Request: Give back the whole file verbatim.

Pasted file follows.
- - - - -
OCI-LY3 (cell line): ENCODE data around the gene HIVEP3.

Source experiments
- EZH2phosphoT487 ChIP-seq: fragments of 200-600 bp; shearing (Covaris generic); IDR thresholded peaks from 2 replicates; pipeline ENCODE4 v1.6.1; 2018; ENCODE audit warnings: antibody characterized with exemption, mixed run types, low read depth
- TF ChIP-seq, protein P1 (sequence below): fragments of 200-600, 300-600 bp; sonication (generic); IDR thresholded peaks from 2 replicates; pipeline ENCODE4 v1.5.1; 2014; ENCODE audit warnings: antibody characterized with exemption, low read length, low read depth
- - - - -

OCI-LY3 (cell line): ENCODE data around the gene HIVEP3.

Source experiments
- EZH2phosphoT487 ChIP-seq: fragments of 200-600 bp; shearing (Covaris generic); IDR thresholded peaks from 2 replicates; pipeline ENCODE4 v1.6.1; 2018; ENCODE audit warnings: antibody characterized with exemption, mixed run types, low read depth
- TF ChIP-seq, protein P1 (sequence below): fragments of 200-600, 300-600 bp; sonication (generic); IDR thresholded peaks from 2 replicates; pipeline ENCODE4 v1.5.1; 2014; ENCODE audit warnings: antibody characterized with exemption, low read length, low read depth